Microsoft is a place where as you increase your skills and advance your career you also simultaneously develop a more balanced approach to life. You have to. Because we want you to have a long and balanced career at Microsoft we do expect your career arc to allow you to attain more balance as you gain experience.
The project cycle represents ebb and flow of work that overlays your own career arc. This workload is well understood and repeats itself each project, but even here we are careful about what is good business and common sense.
The role each of development, testing, and program management plays in the project cycle is matched by level of work “intensity” over the course of the cycle. Early in a project cycle is when program management is writing specifications and planning the release. Testing and development are reviewing specification and planning their next steps. Development is not actively writing code and so their intensity is relatively lower. And testing is likely very focused on planning for the end game. As we progress to the coding portion of a project, development really ramps up their efforts and the intensity increases. Developments intensity also increases as the schedule gets closer and closer to the “end”. This is because developers own their own schedules and sign up to get their work done based on their own estimates. So as you can imagine this gets pretty intense. But you are on record to deliver about 35 hours of coding per week (depending on how your group accounts for the schedule) so any “overtime” you put in is really your own. Of course developers also love to go above and beyond the call of duty so it is likely that cool features get done in addition to the committed ones. As development nears the end of coding, testing really ramps up. This is where we are now in Office “12” and in fact this morning we had a test manager meeting going over the work needed to get to our second beta (our first beta is about to hit the streets).
As an aside, it is really the case that you own your own schedule. This does not mean that you work in isolation for as long as you want–your work interacts with other’s work and other’s depend on you. It does mean that you have to take the desired outcome and scale it appropriately to fit within a normal schedule. Of course you don’t really get trained in this in college so that is the role of your lead in terms of mentoring you and helping you to estimate and gauge the work ahead of you. Over time you become expert at this and then soon enough you are managing and mentoring new people yourself.
A lot of companies think that it is cool to buy dinner all the time and do whatever it takes to keep you at your desk to work more during these “crunch times”. We actually don’t generally do this for Office (though some teams occasionally do). Over the years we’ve found this is not a good practice for the team overall because it encourages a style of work that does not yield good software. But trying to keep people chained to their offices, in the name of encouraging team work and dedication, does not help. I remember back in 1990 working on the first C++ compiler and we were doing the dinner thing for the team and I remember noticing that a lot of folks would just end up eating dinner at work then going to dinner later in the evening–that does not get better code, though it does yield bigger waistlines. I admit then when people tell me about other companies that buy you dinner and change your oil in an effort to keep you focused on work, I do worry about your health and if you really are able to write quality code. The best example of this is just how you can stare at a bug for 8 hours and make no progress, but if you leave work, clear your brain, and maybe do something nutty (like ride a bike, play racketball, or play poker) you probably will find you can fix that bug with a whole fresh perspective. I think that is an important part of every work day.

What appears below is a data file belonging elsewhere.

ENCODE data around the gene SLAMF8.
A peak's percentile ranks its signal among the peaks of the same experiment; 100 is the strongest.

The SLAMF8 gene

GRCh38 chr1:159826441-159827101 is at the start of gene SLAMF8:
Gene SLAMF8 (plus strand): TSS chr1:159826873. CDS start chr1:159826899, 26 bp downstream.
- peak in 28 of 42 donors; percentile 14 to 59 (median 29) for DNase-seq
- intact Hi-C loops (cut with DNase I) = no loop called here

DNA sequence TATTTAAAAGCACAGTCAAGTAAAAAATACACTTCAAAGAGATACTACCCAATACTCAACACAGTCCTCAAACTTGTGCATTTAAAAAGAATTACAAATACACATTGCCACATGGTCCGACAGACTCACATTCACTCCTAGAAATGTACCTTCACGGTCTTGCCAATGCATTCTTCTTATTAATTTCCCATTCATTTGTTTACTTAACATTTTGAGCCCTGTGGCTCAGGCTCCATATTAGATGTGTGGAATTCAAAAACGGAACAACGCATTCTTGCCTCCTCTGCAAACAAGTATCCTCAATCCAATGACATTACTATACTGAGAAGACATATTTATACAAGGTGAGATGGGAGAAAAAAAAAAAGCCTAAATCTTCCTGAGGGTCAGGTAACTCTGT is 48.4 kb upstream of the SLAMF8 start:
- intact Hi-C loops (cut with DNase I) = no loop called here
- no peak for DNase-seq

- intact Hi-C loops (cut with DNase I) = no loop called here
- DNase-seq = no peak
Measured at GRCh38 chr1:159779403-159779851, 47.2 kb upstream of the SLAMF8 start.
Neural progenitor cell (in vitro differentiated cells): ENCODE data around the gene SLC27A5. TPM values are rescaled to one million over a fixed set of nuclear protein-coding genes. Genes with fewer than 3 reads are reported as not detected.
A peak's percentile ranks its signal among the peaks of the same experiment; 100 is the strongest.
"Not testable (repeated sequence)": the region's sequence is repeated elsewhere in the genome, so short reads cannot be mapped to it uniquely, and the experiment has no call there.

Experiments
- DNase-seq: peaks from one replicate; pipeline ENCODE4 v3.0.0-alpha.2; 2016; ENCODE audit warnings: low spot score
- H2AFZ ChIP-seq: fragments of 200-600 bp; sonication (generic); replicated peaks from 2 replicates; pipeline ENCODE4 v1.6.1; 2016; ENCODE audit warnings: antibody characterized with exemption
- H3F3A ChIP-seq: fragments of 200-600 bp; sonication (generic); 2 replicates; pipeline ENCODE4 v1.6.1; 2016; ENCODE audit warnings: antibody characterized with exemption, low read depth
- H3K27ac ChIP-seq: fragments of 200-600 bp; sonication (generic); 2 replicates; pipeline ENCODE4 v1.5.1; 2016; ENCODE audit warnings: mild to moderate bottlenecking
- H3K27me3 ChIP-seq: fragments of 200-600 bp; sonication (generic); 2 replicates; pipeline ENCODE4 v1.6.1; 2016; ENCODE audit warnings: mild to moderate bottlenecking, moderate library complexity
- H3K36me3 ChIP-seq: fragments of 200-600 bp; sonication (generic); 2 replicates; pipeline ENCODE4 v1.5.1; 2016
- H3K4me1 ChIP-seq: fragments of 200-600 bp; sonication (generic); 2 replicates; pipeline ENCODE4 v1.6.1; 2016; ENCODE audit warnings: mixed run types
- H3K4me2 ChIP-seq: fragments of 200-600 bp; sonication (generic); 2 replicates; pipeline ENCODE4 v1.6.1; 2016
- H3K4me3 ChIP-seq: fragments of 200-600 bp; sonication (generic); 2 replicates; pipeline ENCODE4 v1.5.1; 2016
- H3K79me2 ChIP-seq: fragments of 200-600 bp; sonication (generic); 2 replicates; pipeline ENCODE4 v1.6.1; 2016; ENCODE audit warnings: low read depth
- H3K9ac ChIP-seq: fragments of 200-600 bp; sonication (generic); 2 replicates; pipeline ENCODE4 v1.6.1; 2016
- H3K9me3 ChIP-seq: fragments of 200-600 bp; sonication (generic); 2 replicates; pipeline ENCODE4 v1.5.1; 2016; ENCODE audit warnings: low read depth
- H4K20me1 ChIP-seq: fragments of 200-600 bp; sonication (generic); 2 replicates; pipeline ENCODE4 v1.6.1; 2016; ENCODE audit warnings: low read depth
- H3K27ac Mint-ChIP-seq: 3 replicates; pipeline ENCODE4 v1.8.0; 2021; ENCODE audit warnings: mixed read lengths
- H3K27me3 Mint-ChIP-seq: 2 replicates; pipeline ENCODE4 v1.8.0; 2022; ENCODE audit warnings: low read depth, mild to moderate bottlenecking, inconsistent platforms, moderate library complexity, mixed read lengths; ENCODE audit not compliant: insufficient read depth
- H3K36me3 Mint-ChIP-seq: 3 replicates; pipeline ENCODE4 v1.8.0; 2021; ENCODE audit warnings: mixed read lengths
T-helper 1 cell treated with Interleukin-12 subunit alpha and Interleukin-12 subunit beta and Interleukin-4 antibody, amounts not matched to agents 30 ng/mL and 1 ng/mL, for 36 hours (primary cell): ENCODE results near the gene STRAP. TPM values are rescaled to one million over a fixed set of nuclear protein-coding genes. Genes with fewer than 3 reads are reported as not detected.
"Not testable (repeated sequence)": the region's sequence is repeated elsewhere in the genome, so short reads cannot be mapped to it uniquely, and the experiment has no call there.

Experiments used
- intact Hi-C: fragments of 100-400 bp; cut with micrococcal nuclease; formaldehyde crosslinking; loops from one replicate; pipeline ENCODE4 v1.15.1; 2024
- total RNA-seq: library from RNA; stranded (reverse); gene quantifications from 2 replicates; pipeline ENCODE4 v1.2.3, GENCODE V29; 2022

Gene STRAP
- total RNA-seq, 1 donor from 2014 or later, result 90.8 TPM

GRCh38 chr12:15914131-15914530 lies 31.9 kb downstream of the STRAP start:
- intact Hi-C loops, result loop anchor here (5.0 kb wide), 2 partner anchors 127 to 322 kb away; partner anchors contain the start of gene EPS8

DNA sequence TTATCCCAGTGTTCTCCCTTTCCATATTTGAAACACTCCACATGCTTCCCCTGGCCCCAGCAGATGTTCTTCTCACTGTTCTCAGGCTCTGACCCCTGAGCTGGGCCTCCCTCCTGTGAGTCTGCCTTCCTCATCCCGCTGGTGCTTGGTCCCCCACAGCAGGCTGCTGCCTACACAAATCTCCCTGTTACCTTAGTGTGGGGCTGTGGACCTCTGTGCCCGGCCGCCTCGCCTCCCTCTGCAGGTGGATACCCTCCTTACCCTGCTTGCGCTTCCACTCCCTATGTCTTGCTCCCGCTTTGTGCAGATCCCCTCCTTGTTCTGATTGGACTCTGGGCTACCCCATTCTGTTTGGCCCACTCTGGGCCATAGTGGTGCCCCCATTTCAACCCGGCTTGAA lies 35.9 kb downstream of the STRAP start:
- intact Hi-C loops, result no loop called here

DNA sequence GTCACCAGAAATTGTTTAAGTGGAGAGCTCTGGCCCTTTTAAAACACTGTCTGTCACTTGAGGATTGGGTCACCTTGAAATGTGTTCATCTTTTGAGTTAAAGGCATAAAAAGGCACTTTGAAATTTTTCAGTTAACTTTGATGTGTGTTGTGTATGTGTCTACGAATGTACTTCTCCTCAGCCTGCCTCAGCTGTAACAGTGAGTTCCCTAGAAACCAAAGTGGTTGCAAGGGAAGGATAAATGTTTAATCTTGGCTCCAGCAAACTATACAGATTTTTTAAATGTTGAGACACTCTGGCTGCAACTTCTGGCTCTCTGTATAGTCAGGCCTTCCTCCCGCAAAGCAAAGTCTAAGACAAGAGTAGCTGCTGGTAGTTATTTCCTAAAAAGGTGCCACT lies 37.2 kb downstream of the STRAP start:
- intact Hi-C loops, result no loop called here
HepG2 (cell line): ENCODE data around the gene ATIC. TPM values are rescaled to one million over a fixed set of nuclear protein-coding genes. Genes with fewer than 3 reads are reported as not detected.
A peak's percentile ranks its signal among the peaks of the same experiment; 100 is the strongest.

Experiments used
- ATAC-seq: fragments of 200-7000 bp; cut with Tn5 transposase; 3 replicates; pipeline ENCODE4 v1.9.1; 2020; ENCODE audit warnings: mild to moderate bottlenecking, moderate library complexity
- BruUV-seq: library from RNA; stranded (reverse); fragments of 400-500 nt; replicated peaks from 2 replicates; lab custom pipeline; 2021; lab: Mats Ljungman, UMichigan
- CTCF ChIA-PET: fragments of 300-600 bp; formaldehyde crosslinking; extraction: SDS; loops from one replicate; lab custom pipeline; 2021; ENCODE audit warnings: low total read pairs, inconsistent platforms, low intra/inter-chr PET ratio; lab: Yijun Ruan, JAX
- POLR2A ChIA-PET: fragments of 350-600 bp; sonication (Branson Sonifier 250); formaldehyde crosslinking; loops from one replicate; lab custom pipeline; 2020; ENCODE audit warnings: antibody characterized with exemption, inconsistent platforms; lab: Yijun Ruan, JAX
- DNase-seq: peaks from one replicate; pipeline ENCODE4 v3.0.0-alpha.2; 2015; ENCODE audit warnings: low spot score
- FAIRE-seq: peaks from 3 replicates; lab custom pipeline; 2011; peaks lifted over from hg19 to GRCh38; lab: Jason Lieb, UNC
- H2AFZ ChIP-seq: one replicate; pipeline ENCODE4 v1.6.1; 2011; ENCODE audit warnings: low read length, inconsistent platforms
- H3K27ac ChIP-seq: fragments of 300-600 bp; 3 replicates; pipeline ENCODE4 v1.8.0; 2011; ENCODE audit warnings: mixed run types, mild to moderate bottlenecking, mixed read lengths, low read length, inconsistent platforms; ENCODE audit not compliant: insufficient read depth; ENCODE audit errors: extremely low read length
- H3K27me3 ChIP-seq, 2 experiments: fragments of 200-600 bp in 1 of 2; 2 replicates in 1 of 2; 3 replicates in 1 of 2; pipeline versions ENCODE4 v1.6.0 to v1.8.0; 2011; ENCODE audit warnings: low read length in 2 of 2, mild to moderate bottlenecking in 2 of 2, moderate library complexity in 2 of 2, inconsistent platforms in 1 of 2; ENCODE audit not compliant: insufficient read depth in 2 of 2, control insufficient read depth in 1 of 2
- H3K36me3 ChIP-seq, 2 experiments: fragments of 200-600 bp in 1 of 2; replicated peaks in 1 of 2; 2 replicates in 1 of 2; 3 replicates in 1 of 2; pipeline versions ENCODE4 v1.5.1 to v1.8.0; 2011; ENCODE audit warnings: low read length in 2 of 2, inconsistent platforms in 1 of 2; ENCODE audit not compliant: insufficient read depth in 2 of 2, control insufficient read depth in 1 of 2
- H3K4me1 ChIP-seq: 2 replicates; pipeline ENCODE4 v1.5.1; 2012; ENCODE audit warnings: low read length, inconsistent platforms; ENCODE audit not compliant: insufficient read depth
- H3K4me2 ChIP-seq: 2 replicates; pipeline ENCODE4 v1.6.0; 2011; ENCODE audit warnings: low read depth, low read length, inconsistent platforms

Therefore the work week has different levels of intensity as you move through the product cycles. There is a flow to this just like you have a flow to a semester (introduction stuff, problem sets, mid-term, project, final). But for a Microsoft project there are numerous highs and lows that map to both the discipline you work in and the phase of the project.
I think it is super [sic] important that throughout the project cycle you pace yourself–like any endeavor you can only run so hard for so long. What we do is hard, unpredictable, and important for a lot of people. It is also incredibly fun. What you find on our development teams is that most people would be sitting in front of computers, even if they didn’t get paid. Computers are also our hobbies. Most of us run elaborate home networks, love to help our friends and family with their machines and networks, and many of us help local community organizations with their PCs. But it is also important to balance this with the need of your brain for down time and the need for you to gain a perspective on your work and what you do.
Finally, the core question is not just do you need to work 100 hours a week, but “do I need to work 100 hours a week to get ahead”. The answer to that is definitely no. You need to get a lot done and you need to do it efficiently. We want you to be a heroic developer in the sense that you get more high quality work done in a shorter time than others, but not in the sense that you can work 100 hours straight to produce 50 hours of work without sleeping, eating, or leaving your office. Microsoft went through the phase of growing up where we thought the best programmers were those who survived on Starbucks and gummy bears–we actually studied bugs counts and defect rates and found that the people that wrote the most code, also had the most incomplete code and the most bugs/line. We want you to be great programmers who write high quality code that works right the first time and for a long time. That takes far more skill and talent than you can make up for by sitting at your desk for heroic hours. Developing your skills, making sure your code is complete, bug-free, highly performant, scalable, highly secure is the way to get ahead. Maybe your manager works a lot (I do) or maybe your manager is very efficient, but the hours you work is not a measure of your ability to succeed and certainly not something you get evaluated on. You get promoted because your work excels relative to your peer group–because you get done what you say your going to get done; it works super well; and you got done the right amount of work relative to your peers.
Working at Microsoft is hard. We have a lot of people counting on what we deliver. You will put in a lot of hard hours. But if you are managing your work effectively then you will have a rewarding career and a rewarding balance between life and work.